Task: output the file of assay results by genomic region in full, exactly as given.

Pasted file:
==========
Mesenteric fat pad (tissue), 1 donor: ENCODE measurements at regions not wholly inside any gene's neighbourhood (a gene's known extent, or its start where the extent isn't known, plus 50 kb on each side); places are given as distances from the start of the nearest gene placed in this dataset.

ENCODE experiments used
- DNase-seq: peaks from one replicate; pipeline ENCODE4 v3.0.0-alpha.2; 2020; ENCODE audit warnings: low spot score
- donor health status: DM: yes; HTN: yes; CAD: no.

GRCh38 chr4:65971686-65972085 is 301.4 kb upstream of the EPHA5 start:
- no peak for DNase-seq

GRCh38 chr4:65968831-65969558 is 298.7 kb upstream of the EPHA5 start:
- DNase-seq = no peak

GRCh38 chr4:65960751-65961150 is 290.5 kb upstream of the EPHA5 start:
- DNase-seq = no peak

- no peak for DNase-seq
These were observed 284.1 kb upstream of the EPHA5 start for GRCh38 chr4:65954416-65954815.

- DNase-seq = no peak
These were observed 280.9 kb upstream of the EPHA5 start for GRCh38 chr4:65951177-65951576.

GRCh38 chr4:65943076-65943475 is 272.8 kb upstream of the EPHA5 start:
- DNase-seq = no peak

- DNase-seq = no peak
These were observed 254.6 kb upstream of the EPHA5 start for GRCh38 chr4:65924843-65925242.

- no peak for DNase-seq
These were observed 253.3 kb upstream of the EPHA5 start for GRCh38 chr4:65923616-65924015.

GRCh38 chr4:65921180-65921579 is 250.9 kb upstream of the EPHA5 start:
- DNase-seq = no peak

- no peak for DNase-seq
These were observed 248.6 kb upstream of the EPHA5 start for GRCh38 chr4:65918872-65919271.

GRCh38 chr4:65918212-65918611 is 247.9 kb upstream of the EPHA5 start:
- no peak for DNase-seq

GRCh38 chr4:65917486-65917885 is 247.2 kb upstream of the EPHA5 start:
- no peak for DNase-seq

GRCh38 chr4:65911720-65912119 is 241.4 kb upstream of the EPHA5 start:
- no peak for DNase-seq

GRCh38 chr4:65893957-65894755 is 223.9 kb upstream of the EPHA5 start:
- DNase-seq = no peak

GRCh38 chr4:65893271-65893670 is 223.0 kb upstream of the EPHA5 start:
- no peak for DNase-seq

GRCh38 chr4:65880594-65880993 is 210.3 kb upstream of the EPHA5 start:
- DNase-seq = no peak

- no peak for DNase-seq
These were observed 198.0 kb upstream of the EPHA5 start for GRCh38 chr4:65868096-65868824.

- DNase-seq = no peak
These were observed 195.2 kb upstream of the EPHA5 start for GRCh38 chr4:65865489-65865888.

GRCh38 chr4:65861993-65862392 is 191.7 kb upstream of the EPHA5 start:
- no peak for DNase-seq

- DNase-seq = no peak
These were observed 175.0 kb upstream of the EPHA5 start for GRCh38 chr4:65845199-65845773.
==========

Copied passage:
Mesenteric fat pad (tissue), 1 donor: ENCODE measurements at regions not wholly inside any gene's neighbourhood (a gene's known extent, or its start where the extent isn't known, plus 50 kb on each side); places are given as distances from the start of the nearest gene placed in this dataset.

ENCODE experiments used
- DNase-seq: peaks from one replicate; pipeline ENCODE4 v3.0.0-alpha.2; 2020; ENCODE audit warnings: low spot score
- donor health status: DM: yes; HTN: yes; CAD: no.

GRCh38 chr4:65971686-65972085 is 301.4 kb upstream of the EPHA5 start:
- no peak for DNase-seq

GRCh38 chr4:65968831-65969558 is 298.7 kb upstream of the EPHA5 start:
- DNase-seq = no peak

GRCh38 chr4:65960751-65961150 is 290.5 kb upstream of the EPHA5 start:
- DNase-seq = no peak

- no peak for DNase-seq
These were observed 284.1 kb upstream of the EPHA5 start for GRCh38 chr4:65954416-65954815.

- DNase-seq = no peak
These were observed 280.9 kb upstream of the EPHA5 start for GRCh38 chr4:65951177-65951576.

GRCh38 chr4:65943076-65943475 is 272.8 kb upstream of the EPHA5 start:
- DNase-seq = no peak

- DNase-seq = no peak
These were observed 254.6 kb upstream of the EPHA5 start for GRCh38 chr4:65924843-65925242.

- no peak for DNase-seq
These were observed 253.3 kb upstream of the EPHA5 start for GRCh38 chr4:65923616-65924015.

GRCh38 chr4:65921180-65921579 is 250.9 kb upstream of the EPHA5 start:
- DNase-seq = no peak

- no peak for DNase-seq
These were observed 248.6 kb upstream of the EPHA5 start for GRCh38 chr4:65918872-65919271.

GRCh38 chr4:65918212-65918611 is 247.9 kb upstream of the EPHA5 start:
- no peak for DNase-seq

GRCh38 chr4:65917486-65917885 is 247.2 kb upstream of the EPHA5 start:
- no peak for DNase-seq

GRCh38 chr4:65911720-65912119 is 241.4 kb upstream of the EPHA5 start:
- no peak for DNase-seq

GRCh38 chr4:65893957-65894755 is 223.9 kb upstream of the EPHA5 start:
- DNase-seq = no peak

GRCh38 chr4:65893271-65893670 is 223.0 kb upstream of the EPHA5 start:
- no peak for DNase-seq

GRCh38 chr4:65880594-65880993 is 210.3 kb upstream of the EPHA5 start:
- DNase-seq = no peak

- no peak for DNase-seq
These were observed 198.0 kb upstream of the EPHA5 start for GRCh38 chr4:65868096-65868824.

- DNase-seq = no peak
These were observed 195.2 kb upstream of the EPHA5 start for GRCh38 chr4:65865489-65865888.

GRCh38 chr4:65861993-65862392 is 191.7 kb upstream of the EPHA5 start:
- no peak for DNase-seq

- DNase-seq = no peak
These were observed 175.0 kb upstream of the EPHA5 start for GRCh38 chr4:65845199-65845773.